Enzo Mansueto

Meningitis, that was the diagnosis. A mental blackout almost a year long. Memories reset: more than seven years of life wiped out. And a whole school year lost, there at Eden Grove. My Eden, my paradise, lost. The other kids would play happily among the rats, on the edge of the Finsbury industrial estate, and me, locked away in those two filthy rooms of our bogless flat, staring at a crack in the ceiling with eyes wide shut. On the radio, those long-haired poofs from Kent were singing: It’s All Over Now. If only it had all been all over then. I would’ve killed the lot of ‘em.

Who knows when I was conceived? My mum told me about certain electric nights with dad. He would come home late from his shift, after a few pints of stout at the pub, after leaving the crane at the depot. She would come home from the neighbour’s house, that schoolmistress, the one with the TV set, after the live broadcast of The Quatermass Experiment. She would come back in all jittery to her Catholic immigrant prayers. The day after, at the corner shop, all talk was of missiles, contamination and space creatures. No. That doesn’t add up. If it had been like that, I would have been born before, maybe in 1954, like Elvis’s Rock ’n’ Roll. No, really – if anything, I was gonna be Rock ’n’ Roll’s tombstone.

A different version of the family saga says that I was in my mum’s tummy – and so I was just a foetus, a missed abortion, a gurgling bloody mess – while she was watching the new episodes of Quatermass II (or perhaps when she was at the pictures to see the film based on the first series). Earth year: 1955. And that adds up better.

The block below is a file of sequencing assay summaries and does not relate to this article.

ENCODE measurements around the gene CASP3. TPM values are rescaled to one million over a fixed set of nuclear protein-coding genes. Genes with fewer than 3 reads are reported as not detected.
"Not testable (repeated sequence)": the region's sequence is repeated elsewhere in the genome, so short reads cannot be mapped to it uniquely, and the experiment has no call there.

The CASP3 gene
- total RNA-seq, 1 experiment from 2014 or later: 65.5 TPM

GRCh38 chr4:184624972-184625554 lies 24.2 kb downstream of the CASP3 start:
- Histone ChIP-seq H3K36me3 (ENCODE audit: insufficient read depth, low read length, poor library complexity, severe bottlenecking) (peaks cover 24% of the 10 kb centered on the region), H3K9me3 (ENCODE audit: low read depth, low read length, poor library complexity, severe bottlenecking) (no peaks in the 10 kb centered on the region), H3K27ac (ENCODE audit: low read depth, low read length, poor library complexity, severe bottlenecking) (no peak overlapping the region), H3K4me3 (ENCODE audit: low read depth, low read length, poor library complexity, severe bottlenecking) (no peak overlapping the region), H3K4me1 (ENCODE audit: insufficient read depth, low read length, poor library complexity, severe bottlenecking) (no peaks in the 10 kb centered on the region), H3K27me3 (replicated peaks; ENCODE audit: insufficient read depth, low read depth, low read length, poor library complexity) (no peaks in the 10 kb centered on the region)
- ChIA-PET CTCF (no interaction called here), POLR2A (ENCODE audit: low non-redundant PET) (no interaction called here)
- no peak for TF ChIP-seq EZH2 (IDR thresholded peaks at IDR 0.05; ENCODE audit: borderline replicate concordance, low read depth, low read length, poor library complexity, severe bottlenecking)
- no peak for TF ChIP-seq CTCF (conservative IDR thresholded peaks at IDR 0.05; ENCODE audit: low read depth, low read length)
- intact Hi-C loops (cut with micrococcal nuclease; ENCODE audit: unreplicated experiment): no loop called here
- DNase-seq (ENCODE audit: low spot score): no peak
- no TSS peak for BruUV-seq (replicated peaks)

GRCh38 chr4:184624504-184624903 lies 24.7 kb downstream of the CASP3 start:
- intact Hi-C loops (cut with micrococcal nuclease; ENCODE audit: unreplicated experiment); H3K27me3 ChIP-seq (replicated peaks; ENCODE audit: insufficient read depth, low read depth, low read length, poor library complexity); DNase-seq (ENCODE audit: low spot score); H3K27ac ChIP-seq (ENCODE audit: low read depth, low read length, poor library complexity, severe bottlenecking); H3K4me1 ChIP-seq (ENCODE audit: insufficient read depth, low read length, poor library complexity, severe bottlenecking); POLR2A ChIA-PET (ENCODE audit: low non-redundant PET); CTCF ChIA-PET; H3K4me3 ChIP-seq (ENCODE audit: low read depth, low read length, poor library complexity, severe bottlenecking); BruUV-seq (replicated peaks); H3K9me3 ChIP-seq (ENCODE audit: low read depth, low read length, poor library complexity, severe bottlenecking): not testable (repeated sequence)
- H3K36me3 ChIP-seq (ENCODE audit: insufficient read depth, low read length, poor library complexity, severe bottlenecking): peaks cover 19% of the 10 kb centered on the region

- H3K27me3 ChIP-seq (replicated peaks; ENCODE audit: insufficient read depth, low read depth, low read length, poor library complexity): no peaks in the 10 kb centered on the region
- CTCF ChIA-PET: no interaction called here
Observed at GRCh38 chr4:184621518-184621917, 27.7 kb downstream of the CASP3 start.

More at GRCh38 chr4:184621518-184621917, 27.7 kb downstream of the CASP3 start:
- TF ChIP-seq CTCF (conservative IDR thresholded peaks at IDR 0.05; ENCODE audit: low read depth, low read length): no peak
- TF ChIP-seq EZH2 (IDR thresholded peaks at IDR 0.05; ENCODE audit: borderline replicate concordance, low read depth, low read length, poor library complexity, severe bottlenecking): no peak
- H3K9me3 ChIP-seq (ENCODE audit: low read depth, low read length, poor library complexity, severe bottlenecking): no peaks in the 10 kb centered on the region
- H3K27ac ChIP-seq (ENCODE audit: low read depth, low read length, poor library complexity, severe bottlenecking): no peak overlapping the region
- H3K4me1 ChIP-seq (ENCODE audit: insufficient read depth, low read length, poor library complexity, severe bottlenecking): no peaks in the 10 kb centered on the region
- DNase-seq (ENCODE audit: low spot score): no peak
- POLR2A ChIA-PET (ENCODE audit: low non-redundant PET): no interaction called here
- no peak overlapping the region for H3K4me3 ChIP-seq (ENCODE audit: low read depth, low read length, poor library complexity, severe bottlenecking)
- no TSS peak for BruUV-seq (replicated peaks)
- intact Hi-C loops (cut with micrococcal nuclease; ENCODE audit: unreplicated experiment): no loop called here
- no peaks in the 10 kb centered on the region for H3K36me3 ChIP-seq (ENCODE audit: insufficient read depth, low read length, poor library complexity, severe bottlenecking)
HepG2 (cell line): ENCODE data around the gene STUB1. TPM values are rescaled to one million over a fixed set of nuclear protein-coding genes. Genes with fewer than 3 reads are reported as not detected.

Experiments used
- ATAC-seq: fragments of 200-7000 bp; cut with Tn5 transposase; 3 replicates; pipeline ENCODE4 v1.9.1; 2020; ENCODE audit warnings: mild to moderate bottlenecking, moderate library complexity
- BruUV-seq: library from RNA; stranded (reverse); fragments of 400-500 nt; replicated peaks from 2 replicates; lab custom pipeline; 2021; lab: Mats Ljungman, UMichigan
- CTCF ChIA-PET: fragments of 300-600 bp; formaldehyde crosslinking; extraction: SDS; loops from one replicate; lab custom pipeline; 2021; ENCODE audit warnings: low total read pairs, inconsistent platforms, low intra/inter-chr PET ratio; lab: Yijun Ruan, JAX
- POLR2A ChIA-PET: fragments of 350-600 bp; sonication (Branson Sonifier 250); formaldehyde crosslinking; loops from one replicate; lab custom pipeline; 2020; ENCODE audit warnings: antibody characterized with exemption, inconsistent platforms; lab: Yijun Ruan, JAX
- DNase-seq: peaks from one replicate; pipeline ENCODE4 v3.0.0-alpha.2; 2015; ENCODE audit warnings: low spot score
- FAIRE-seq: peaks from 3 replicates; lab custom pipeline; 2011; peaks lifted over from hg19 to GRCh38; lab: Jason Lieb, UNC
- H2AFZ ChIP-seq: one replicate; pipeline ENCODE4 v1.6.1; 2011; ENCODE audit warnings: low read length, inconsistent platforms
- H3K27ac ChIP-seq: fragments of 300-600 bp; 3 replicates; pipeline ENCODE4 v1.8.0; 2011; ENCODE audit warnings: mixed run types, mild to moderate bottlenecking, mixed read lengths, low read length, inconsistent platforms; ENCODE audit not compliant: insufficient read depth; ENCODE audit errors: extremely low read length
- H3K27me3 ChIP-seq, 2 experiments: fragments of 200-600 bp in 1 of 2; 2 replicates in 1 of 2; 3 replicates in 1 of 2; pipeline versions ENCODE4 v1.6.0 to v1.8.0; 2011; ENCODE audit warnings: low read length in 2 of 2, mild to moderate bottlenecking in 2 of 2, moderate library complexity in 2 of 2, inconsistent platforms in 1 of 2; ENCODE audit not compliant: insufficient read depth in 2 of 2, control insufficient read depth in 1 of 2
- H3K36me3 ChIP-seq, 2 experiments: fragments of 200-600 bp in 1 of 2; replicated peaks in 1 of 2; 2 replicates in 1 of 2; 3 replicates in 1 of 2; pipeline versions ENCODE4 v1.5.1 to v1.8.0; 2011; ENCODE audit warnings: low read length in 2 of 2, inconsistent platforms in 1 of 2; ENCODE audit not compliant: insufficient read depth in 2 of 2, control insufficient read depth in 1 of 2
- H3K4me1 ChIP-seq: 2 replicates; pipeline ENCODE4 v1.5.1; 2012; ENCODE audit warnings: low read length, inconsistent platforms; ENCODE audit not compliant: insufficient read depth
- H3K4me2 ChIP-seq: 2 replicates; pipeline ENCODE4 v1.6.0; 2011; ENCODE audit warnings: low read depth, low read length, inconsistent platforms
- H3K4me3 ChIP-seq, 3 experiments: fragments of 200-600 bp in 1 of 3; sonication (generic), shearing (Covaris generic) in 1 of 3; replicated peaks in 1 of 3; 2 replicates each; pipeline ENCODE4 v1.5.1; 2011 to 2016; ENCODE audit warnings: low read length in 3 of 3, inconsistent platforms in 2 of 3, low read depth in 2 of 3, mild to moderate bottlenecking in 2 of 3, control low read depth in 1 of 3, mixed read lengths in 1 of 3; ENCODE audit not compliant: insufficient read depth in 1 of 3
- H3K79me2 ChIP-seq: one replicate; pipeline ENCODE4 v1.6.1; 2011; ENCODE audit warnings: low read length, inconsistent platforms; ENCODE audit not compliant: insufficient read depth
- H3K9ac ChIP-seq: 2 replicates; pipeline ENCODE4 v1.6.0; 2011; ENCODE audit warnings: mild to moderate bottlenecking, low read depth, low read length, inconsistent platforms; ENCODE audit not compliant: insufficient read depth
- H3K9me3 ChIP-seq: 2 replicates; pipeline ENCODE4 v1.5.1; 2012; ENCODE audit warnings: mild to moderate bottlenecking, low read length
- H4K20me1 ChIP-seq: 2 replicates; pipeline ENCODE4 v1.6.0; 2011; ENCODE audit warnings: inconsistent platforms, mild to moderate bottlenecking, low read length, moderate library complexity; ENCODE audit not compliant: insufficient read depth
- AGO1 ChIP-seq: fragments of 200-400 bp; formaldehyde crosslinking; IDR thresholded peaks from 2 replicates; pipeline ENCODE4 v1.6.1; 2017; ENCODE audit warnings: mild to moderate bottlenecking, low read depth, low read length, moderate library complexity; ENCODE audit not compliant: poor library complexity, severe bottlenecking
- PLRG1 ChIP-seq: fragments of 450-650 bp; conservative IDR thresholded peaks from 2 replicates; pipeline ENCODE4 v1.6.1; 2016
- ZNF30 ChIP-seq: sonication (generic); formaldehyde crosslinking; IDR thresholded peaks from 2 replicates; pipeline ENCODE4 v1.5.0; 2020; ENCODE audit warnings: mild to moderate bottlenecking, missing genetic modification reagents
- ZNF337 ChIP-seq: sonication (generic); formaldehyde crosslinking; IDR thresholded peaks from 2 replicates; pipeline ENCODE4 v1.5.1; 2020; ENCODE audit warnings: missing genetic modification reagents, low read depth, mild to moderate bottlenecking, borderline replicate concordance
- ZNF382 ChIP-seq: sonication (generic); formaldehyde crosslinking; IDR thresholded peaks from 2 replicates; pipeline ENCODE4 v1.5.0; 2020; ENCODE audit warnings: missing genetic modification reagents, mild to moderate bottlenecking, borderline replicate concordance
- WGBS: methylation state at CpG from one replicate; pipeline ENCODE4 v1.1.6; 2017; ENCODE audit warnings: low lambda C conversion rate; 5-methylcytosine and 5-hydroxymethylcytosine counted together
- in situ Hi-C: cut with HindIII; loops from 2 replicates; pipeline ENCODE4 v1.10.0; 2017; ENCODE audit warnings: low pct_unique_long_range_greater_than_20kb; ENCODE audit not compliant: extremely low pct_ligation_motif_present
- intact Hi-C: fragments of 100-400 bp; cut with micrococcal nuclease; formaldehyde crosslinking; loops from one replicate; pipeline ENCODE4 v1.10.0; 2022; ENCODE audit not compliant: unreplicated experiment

To make the ones of the trilogy add up too, I’ll lie and say that the only surviving fragments of my forgotten childhood, a few years later, are the images of Quatermass and the Pit, with those hollow-sounding dig-outs like the gaping building sites in London at the time, from Knightsbridge to the City, all changed by the War. They rose out of the bowels of the bombs, the fossils and ruins of the Empire. Ah, so right at the start of that 1955, the year of my sloppy conception, the RAF was getting its own very first atomic bomb squadron.

Now that I think of it, this whole legend revolves around the atom and the TV. Cathodic bombardment. That of the majestic coronation in Westminster which fucked us up, sold us out, and Americanised the lot of us. From colonisers to the colonised. The BBC antennas on Ally Pally did more damage than the Nazi V2s raining down on the syphilitic East End. TV, the live broadcast, the tele-vision, which is not the vision of what is remote, but a remote vision. Elizabeth, walking down that virtual aisle through everyone’s parlours, shone like a saviour, God save her: people had the world in their homes, while the Johns, in Finsbury, Hackney, Shepherd’s Bush, rotted away unseen.

And yet one of those Johnnies, eyes wide shut, just a kid, had been in deep space for nearly a year. He had come back only because his sick mum was screaming, to the distorted notes of Swan Lake: Bring Something Back...! He came back smelling like teen spirit: with green hair and bad teeth.